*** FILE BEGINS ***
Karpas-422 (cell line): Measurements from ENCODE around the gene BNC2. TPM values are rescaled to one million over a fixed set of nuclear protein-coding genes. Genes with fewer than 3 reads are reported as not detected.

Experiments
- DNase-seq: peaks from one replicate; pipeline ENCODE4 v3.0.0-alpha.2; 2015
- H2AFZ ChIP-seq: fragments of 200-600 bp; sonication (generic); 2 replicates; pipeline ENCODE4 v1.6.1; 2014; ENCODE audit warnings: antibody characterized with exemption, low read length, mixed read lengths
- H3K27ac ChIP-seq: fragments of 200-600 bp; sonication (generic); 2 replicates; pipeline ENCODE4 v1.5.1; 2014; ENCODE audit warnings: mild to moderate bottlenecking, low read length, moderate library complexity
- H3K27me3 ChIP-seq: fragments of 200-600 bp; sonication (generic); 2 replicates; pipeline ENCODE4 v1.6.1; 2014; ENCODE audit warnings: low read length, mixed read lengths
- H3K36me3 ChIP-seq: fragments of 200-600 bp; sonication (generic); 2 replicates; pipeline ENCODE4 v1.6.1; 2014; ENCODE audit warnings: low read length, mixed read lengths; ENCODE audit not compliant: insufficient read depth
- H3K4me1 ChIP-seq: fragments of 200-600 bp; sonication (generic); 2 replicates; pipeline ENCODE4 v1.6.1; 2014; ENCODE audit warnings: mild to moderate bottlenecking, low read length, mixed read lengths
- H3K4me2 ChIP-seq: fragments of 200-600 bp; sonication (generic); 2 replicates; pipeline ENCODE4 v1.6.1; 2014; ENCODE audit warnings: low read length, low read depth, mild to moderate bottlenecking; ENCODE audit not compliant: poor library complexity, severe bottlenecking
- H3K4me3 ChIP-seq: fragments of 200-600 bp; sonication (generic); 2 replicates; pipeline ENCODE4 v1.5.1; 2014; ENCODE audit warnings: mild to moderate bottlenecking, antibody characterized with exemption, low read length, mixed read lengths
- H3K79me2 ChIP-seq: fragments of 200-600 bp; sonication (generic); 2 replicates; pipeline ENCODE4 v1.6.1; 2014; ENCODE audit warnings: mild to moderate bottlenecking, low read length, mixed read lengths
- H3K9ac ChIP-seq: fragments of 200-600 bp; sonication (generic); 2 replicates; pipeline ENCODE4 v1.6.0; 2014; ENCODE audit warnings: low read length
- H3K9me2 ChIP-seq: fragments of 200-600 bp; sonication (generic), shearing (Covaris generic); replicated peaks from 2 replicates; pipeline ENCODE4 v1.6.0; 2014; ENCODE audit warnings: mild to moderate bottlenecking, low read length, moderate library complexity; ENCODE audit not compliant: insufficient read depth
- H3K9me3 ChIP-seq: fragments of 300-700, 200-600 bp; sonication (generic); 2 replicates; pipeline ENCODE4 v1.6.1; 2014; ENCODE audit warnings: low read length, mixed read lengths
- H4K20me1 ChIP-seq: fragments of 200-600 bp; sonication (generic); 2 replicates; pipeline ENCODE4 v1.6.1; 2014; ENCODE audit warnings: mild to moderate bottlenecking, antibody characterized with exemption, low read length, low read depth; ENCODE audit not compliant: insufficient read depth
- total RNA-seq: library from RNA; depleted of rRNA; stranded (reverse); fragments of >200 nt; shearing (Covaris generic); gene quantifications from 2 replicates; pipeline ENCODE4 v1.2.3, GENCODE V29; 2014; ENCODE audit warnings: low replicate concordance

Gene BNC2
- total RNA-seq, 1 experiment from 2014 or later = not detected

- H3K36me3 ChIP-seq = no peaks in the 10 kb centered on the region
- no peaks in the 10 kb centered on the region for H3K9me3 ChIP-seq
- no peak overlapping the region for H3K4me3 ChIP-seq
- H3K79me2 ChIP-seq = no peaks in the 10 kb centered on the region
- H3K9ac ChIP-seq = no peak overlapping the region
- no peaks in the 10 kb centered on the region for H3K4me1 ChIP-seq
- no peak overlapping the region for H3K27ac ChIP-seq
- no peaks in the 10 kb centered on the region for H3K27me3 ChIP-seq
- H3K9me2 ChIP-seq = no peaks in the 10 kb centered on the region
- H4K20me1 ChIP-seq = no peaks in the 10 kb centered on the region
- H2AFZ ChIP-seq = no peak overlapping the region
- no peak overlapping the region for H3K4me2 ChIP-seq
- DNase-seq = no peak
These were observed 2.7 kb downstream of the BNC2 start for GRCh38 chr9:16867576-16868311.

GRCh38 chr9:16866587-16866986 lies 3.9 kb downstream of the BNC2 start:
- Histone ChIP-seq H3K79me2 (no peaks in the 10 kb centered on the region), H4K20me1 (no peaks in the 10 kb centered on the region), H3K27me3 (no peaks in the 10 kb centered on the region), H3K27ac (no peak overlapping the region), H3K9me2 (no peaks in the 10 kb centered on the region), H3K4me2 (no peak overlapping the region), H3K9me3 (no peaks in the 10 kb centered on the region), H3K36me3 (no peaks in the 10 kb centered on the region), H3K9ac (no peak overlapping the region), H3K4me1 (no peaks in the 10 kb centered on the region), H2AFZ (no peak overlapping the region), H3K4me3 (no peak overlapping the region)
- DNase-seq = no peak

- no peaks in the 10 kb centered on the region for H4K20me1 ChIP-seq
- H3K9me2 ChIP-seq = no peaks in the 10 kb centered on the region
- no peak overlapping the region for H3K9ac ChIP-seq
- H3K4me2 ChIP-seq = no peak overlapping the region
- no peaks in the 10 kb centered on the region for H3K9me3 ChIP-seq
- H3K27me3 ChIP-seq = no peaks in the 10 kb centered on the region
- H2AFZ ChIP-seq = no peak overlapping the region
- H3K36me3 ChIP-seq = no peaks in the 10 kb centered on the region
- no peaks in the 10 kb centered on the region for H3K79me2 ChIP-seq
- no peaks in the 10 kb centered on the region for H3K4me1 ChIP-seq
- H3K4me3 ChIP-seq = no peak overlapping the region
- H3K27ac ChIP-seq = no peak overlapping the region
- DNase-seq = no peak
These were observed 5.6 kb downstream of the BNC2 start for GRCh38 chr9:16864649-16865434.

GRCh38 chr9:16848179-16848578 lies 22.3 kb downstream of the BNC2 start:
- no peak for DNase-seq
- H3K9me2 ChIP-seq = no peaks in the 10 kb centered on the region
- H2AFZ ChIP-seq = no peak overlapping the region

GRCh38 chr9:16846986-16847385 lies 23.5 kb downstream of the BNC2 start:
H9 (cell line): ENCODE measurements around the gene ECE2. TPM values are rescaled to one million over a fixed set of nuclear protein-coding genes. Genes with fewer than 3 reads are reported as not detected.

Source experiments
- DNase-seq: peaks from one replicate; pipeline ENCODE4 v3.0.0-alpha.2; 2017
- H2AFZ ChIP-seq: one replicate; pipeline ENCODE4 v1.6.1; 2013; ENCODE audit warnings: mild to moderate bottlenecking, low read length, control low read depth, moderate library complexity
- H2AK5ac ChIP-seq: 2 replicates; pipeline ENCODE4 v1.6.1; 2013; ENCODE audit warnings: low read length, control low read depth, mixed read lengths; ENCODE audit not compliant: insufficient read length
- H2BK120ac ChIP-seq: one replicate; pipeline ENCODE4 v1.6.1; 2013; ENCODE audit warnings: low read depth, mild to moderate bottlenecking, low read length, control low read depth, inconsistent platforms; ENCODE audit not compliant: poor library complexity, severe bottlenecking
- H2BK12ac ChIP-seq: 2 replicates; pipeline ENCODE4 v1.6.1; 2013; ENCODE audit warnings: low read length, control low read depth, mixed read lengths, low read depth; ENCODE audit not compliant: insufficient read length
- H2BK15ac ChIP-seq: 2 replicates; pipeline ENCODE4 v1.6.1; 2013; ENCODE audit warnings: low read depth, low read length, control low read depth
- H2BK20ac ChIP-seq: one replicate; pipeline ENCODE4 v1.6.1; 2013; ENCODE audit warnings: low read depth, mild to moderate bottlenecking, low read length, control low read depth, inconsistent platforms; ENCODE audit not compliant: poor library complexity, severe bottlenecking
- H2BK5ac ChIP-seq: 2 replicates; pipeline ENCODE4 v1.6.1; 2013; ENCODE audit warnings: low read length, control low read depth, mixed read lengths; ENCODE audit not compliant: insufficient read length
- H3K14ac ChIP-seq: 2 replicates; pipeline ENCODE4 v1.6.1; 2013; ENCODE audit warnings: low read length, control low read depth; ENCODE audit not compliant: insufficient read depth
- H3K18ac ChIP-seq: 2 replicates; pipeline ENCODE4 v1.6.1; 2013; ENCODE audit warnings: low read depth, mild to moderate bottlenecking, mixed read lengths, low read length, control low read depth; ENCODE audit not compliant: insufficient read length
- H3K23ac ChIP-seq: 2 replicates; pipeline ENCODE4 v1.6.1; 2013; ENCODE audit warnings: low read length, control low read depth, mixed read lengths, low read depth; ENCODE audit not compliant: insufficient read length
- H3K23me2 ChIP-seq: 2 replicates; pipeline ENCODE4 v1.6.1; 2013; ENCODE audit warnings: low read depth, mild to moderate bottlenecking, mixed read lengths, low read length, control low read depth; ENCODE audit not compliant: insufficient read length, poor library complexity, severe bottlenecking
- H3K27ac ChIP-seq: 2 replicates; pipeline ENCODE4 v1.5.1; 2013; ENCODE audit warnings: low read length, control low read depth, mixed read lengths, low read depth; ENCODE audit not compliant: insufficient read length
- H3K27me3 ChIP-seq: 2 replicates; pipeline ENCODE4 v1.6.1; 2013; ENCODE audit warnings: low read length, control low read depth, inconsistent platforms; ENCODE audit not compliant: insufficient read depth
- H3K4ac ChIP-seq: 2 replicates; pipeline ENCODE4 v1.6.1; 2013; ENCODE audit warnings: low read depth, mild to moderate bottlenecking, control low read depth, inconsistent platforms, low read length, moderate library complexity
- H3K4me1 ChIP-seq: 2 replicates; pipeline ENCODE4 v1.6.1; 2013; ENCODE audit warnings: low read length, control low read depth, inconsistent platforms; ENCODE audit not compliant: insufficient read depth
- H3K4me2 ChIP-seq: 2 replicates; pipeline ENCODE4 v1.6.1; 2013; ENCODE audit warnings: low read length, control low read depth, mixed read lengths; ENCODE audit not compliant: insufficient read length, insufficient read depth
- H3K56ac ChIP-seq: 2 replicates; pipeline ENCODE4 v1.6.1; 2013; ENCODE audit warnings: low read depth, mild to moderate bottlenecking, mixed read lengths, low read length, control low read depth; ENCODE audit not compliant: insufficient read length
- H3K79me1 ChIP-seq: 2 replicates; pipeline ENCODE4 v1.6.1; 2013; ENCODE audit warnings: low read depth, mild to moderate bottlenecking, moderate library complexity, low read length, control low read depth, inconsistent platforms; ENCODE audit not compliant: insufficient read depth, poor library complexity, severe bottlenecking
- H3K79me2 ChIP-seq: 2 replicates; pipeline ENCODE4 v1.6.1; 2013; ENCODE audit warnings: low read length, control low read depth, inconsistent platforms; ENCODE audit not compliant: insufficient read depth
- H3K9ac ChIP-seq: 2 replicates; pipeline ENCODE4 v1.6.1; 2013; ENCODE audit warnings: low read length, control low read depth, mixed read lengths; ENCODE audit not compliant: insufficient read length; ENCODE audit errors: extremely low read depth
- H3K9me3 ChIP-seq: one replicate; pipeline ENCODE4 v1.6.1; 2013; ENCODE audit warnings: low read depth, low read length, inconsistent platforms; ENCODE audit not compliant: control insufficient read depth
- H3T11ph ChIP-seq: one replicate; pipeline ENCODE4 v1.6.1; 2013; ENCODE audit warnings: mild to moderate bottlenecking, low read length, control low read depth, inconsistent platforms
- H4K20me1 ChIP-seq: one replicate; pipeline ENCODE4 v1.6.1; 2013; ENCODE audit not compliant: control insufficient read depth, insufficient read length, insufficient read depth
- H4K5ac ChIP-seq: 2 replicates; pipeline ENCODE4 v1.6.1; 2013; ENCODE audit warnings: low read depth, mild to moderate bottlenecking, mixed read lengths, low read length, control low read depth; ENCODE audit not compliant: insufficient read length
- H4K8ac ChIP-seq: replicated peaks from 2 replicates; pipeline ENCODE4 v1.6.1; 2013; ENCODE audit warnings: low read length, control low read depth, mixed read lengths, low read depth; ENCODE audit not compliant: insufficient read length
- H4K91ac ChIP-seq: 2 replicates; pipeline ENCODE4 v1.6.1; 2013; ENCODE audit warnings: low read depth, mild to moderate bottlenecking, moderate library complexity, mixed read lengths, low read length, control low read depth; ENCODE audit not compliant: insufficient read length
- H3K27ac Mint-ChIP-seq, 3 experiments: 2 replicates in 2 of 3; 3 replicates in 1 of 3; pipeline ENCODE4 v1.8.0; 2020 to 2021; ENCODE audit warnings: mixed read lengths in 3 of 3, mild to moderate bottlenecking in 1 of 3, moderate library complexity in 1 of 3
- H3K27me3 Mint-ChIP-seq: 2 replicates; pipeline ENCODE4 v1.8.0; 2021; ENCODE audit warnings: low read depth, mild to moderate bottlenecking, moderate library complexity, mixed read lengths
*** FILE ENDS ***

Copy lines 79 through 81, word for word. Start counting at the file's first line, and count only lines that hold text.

- H3T11ph ChIP-seq: one replicate; pipeline ENCODE4 v1.6.1; 2013; ENCODE audit warnings: mild to moderate bottlenecking, low read length, control low read depth, inconsistent platforms
- H4K20me1 ChIP-seq: one replicate; pipeline ENCODE4 v1.6.1; 2013; ENCODE audit not compliant: control insufficient read depth, insufficient read length, insufficient read depth
- H4K5ac ChIP-seq: 2 replicates; pipeline ENCODE4 v1.6.1; 2013; ENCODE audit warnings: low read depth, mild to moderate bottlenecking, mixed read lengths, low read length, control low read depth; ENCODE audit not compliant: insufficient read length